It’s the 947th consecutive sign that we in the coastal chattering classes have not cured our insularity problem. It’s the 947th case in which we see that every second you spend on Twitter detracts from your knowledge of American politics, and that the only cure to this insularity disease is constant travel and interviewing, close attention to state and local data and raw abject humility about the fact that the attitudes and academic degrees that you think make you clever are actually the attitudes and academic degrees that separate you from the real texture of American life.

Also, the long and wide-ranging [NYT interview)(https://www.nytimes.com/interactive/2020/01/17/opinion/joe-biden-nytimes-interview.html) with him is full of interesting stuff — like that he thinks that Section 230 of the Communications Decency Act (that’s the get-out-of-gaol card for the tech companies) should be revoked. I particularly enjoyed this observation by Brooks: “ Jeremy Corbyn in Britain and Bernie Sanders here are a doctoral student’s idea of a working-class candidate, not an actual working person’s idea of one.”


Linkblog

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Serial Killers: Moore’s Law and the parallelisation bubble

Cory Doctorow had a thoughtful reaction to Sunday’s Observer column, where I cited Nathan Myhrvold’s Four Laws of Software. “Reading it”, he writes,

made me realize that we were living through a parallel computation bubble. The period in which Moore’s Law had declined also overlapped with the period in which computing came to be dominated by a handful of applications that are famously parallel — applications that have seemed overhyped even by the standards of the tech industry: VR, cryptocurrency mining, and machine learning.

Now, all of these have other reasons to be frothy: machine learning is the ideal tool for empiricism-washing, through which unfair policies are presented as “evidence-based”; cryptocurrencies are just the thing if you’re a grifty oligarch looking to launder your money; and VR is a new frontier for the moribund, hyper-concentrated entertainment industry to conquer.

“Parallelizable problems become hammers in search of nails,” Cory continued in an email:

“If your problem can be decomposed into steps that can be computed independent of one another, we’ve got JUST the thing for you — so, please, tell me about all the problems you have that fit the bill?”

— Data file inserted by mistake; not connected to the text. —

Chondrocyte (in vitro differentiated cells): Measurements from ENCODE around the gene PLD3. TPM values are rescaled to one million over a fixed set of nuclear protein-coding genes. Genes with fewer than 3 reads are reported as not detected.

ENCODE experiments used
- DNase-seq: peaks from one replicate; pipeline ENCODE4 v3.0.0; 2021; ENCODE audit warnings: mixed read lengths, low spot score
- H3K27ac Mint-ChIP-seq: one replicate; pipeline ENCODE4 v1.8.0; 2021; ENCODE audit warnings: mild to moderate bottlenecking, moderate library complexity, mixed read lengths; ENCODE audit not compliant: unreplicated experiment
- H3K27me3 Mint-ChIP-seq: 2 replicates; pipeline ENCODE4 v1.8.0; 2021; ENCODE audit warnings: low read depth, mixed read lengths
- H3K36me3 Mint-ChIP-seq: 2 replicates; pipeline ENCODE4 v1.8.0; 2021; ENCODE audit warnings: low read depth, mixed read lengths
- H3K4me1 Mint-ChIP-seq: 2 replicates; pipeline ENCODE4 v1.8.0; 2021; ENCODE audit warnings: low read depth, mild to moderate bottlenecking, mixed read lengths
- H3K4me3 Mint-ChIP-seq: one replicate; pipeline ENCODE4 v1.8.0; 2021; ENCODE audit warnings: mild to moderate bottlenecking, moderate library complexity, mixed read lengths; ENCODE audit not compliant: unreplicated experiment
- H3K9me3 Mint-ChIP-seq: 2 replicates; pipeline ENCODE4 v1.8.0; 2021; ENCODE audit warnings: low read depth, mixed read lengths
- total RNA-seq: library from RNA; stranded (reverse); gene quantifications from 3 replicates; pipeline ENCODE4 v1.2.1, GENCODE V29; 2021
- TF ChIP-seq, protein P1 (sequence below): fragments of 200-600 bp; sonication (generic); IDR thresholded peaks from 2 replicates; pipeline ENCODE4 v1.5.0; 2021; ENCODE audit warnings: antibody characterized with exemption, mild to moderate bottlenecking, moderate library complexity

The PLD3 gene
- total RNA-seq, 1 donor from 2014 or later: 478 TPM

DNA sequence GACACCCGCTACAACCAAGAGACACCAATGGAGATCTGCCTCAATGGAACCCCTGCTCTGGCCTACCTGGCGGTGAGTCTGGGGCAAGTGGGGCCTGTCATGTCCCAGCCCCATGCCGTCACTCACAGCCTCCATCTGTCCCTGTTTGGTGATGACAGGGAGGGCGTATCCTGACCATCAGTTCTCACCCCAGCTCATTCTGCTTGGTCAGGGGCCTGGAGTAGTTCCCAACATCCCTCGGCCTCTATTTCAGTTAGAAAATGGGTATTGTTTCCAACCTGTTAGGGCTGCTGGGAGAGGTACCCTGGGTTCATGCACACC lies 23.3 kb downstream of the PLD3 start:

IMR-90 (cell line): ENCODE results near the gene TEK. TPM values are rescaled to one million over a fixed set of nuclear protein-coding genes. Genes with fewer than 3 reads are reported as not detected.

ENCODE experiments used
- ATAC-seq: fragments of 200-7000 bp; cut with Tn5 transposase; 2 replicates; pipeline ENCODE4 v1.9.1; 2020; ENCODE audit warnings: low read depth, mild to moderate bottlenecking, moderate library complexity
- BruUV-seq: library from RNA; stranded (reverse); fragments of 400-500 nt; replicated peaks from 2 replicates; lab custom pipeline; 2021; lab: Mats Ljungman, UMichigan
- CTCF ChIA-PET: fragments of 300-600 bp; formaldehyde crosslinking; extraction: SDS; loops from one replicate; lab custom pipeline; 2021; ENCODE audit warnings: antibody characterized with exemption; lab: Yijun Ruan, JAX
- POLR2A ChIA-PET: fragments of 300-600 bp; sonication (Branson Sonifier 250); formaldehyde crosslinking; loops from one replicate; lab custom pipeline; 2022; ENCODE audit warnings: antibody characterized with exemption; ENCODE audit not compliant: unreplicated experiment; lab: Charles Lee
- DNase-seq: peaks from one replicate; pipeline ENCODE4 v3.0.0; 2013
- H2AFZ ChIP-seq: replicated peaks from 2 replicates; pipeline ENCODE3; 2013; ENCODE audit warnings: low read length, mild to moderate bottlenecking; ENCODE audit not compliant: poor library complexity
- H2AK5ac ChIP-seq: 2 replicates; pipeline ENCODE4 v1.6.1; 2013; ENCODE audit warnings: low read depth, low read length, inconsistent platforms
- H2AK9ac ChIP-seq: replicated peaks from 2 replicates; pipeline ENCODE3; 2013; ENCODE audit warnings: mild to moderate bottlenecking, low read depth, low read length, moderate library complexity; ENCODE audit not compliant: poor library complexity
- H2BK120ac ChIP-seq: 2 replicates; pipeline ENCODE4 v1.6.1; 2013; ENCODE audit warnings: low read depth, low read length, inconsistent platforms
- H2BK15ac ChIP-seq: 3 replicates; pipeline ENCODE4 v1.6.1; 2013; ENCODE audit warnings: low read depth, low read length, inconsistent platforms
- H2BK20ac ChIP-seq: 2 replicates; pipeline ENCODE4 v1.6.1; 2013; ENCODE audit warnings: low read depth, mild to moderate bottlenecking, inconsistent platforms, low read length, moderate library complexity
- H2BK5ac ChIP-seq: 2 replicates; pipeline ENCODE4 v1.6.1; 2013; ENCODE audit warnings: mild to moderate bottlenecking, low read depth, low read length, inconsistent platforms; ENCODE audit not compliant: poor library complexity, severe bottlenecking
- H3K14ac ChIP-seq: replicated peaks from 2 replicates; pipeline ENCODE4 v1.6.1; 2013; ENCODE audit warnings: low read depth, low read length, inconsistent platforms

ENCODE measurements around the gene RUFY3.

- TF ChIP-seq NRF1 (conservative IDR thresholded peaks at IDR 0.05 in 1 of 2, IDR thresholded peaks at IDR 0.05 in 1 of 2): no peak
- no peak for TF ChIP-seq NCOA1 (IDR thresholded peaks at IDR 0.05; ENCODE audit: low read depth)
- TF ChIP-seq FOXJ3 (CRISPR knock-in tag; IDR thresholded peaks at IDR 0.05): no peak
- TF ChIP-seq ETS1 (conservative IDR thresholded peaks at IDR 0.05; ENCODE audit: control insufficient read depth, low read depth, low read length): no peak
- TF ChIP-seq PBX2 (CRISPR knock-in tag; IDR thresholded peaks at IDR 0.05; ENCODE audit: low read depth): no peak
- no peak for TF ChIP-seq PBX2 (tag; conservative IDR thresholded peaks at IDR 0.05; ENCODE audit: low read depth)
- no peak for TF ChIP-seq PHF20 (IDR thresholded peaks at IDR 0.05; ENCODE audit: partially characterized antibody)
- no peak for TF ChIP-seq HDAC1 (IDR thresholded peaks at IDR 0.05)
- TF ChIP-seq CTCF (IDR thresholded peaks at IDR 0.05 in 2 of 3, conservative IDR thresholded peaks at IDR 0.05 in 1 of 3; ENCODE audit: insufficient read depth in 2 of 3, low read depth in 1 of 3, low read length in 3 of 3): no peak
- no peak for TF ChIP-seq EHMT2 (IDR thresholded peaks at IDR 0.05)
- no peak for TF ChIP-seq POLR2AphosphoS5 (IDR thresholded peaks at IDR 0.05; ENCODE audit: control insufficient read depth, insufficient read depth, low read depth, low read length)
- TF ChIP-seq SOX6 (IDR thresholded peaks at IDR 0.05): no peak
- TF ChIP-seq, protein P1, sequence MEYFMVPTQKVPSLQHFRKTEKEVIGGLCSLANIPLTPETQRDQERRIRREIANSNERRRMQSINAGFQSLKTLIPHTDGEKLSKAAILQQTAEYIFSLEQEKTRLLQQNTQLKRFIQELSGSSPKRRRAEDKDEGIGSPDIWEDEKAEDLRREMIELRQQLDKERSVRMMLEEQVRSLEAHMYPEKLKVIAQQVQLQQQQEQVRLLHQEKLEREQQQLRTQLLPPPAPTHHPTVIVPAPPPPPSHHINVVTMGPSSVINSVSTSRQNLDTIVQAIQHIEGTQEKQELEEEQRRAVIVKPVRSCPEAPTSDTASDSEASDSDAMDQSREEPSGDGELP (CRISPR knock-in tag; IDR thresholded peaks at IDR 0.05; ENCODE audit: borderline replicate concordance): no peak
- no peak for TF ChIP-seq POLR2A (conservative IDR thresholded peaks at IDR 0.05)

This is arguably part of why we’re living through a cryptocurrency and ML bubble: even though these aren’t solving our most pressing problems, they are solving our most TRACTABLE ones. We’re looking for our keys under the readily computable lamppost, IOW.

Which leads Cory (@doctorow) to this “half-formed thought”: the bubbles in VR, machine learning and cryptocurrency are partly explained by the decline in returns to Moore’s Law, which means that parallelizable problems are cheaper/easier to solve than linear ones.

And wondering what the counterfactual would have been like: if we had found a way of extending Moore’s Law indefinitely.

As Moore’s Law runs out of steam, it’ll be back to the future

This morning’s Observer column:

In a lecture in 1997, Nathan Myhrvold, who was once Bill Gates’s chief technology officer, set out his Four Laws of Software. 1: software is like a gas – it expands to fill its container. 2: software grows until it is limited by Moore’s law. 3: software growth makes Moore’s law possible – people buy new hardware because the software requires it. And, finally, 4: software is only limited by human ambition and expectation.

As Moore’s law reaches the end of its dominion, Myhrvold’s laws suggest that we basically have only two options. Either we moderate our ambitions or we go back to writing leaner, more efficient code. In other words, back to the future.

Read on

Cummings: long on ideas, short on strategy

My Observer OpEd piece about the world’s most senior technocrat:

When Dominic Cummings arrived in Downing Street, some of his new colleagues were puzzled by one of his mantras: “Get Brexit done, then Arpa”. Now, perhaps, they have some idea of what that meant. On 2 January, Cummings published on his blog the wackiest job proposals to emerge from a government since the emperor Caligula made his horse a consul. Dominic Cummings warned over civil service shake-up plan Read more

The ad took the form of a long post under the heading “We’re hiring data scientists, project managers, policy experts, assorted weirdos…”, included a reading list of arcane academic papers that applicants were expected to read and digest and declared that applications from “super-talented weirdos” would be especially welcome. They should assemble a one-page letter, attach a CV and send it to ideasfornumber10@gmail.com. (Yes, that’s @gmail.com.)